This year’s legislation is mandatory, with a 0.5 percent payroll deduction. Both the House and Senate plans would take $15 million to start up over three years and about $6.6 million to administer, according to the Department of Employment of Security, which would run the program — though it might cost less if some of the administration were contracted out. The program would pay back the startup cost over five years, and the NHDES commissioner would have the power to raise the deduction or lower the benefits to keep the plan fiscally sound. Opponents charge giving the commissioner that power would mean an unelected bureaucrat would be able to set tax rates.
The House version, which started in the Labor Committee, will go though at least two committees and get two floor votes. The Senate has fast tracked SB 1, starting it in the Finance Committee, which already has passed an amended version attempting to address some concerns, such as imposing a 10 percent limit on the NHDES commissioner’s payroll deduction adjustment.
The House version sticks with the federal unpaid Family and Medical Leave Act threshold — mandating that firms with 50 or more employees are covered — requiring companies to hold the job of an employee who takes leave.
The Senate dropped the threshold to 20 in an amended version, and both bills have anti-retaliatory provisions that amount to more protections for workers in smaller firms.
Neither version covers state workers, leaving it to the collective bargaining process, though the amended Senate version mandates that FMLI be part of that process. The governor’s bi-state plan would provide six weeks of FMLI to 18,000 state employees in New Hampshire and Vermont, requiring that the bidders allow larger businesses to join at the same rate.
Those with fewer than 20 employees would be charged a “modestly” higher rate, and rates would vary with those firms with less than 100 percent participation. Some 84 percent of firms in New Hampshire have fewer than 20 employees, though they only account for about half of the workforce. (The governor’s press secretary did not return NH Business Review’s requests for comment by deadline.)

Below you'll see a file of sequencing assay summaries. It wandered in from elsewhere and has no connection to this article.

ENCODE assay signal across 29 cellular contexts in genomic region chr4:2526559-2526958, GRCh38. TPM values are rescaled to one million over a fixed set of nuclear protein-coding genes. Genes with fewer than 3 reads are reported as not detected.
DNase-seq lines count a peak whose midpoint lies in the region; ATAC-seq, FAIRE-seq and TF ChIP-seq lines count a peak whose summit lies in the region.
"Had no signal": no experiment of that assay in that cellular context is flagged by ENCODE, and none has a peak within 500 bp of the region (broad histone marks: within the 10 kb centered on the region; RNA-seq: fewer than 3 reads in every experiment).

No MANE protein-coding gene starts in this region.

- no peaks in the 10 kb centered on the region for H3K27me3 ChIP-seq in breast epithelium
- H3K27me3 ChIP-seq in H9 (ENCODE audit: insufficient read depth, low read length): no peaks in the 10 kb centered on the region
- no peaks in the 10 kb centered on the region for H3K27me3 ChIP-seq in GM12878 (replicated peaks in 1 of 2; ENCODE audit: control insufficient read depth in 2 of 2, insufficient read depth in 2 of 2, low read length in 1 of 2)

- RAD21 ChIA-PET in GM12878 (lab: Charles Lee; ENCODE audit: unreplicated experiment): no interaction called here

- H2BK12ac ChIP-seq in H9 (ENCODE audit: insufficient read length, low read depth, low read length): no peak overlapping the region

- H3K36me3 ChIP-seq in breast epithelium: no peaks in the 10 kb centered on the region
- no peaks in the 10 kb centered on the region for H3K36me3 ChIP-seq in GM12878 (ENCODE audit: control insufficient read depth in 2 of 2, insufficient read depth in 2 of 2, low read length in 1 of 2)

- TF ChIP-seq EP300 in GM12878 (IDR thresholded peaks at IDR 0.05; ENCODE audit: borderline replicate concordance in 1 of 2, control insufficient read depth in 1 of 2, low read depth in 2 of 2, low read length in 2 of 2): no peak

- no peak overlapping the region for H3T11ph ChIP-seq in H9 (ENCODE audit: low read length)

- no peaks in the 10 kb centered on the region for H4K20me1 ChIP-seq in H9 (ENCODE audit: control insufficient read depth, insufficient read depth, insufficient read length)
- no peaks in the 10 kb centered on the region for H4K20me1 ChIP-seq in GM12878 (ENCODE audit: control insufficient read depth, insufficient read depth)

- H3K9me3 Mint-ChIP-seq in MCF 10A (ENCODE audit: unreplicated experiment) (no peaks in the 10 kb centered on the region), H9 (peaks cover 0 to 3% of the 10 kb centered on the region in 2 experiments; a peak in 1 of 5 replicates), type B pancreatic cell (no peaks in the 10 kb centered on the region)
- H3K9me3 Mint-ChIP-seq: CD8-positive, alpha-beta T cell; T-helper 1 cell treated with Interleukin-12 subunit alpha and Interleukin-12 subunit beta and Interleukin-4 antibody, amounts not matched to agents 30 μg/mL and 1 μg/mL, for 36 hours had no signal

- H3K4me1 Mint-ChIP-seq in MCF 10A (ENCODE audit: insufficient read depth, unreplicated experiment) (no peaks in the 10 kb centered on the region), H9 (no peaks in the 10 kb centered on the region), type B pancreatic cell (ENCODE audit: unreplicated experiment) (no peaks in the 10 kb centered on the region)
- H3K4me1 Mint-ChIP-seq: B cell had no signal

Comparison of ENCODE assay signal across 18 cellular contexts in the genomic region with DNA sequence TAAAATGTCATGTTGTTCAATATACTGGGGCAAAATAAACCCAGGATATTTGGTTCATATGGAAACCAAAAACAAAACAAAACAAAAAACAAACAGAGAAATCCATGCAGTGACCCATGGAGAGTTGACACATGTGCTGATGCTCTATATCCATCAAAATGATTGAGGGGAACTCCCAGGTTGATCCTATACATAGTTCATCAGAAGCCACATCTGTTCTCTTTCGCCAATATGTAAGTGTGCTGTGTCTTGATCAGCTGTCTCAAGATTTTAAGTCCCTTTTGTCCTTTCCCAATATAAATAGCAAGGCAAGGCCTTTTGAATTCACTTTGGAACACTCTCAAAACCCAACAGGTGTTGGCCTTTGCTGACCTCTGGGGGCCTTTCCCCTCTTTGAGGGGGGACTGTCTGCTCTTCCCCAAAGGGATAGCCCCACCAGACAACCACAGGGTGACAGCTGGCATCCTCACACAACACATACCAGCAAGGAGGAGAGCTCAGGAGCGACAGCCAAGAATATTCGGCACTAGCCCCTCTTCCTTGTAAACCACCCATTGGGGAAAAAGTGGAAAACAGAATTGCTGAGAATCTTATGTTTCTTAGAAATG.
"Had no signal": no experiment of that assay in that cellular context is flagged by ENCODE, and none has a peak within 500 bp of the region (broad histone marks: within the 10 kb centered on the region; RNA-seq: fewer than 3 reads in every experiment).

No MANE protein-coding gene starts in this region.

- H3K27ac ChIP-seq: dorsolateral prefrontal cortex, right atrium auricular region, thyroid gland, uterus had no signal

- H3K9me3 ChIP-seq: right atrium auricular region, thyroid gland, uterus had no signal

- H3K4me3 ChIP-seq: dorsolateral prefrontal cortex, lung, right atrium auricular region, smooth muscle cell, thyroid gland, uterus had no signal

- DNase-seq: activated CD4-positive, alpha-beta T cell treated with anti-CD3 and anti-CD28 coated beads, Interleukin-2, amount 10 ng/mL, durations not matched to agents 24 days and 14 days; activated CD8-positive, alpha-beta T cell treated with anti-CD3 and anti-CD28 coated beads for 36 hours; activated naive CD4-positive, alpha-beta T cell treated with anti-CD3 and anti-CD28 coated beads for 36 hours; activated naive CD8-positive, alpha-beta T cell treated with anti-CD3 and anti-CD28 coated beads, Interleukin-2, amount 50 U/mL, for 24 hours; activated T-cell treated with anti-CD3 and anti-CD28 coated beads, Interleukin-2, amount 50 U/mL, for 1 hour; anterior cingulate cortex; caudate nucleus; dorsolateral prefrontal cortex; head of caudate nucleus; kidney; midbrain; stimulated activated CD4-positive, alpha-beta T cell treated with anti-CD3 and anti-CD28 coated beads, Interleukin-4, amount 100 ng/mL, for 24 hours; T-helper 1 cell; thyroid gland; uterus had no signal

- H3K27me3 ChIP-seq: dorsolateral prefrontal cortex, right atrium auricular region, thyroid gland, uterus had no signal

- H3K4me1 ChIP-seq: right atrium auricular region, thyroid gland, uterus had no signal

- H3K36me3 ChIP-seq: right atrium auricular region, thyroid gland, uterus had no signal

The governor’s plan not only depend on who responds to any request for proposal, but also on the unions and legislators in both New Hampshire and Vermont. The New Hampshire State Employees Association seems willing to consider it, though it has made clear that wages, not family leave, are a bigger priority.
“We’ll just have to see how it plays out,” said Rich Gulla, president of the SEA.
But their Vermont counterparts “are not on board,” said Doug Gibson, a spokesperson for the Vermont SEA. The union there supports a mandated proposal — a 1 percent payroll deduction to be split between employee and employer that would pay 100 percent of benefits for 12 weeks.
“We are in that camp. We are not in this team-up with New Hampshire thing,” said Gibson.
Vermont’s legislature has enough Democrats to override a gubernatorial veto, whereas New Hampshire’s does not. So while the governor’s plan has many obstacles to overcome in New Hampshire, the legislative plan in New Hampshire mainly has one: the governor.
However, there is no reason one plan has to exclude the other. The governor’s plan focuses on state workers, but whether that would spread to the private sector is uncertain. Similarly, the legislative proposal covers private employees, but leaves the fate of the state workers to contract negotiations, which of course involves the governor. It also allows companies to opt out of the payroll deduction if they provide the same benefits. The governor’s plan provides six weeks rather than 12 weeks of leave, but doesn’t that leave some room for compromise? Could the two proposals become complementary rather than competing plans?
“They might go hand in hand,” said Robertson of Sun Life.
That would mean both sides would be clamoring to claim credit for FMLI’s passage, rather than both sides blaming the other side for the proposal’s defeat. That would never happen in Washington, of course, but it might be still possible in Concord.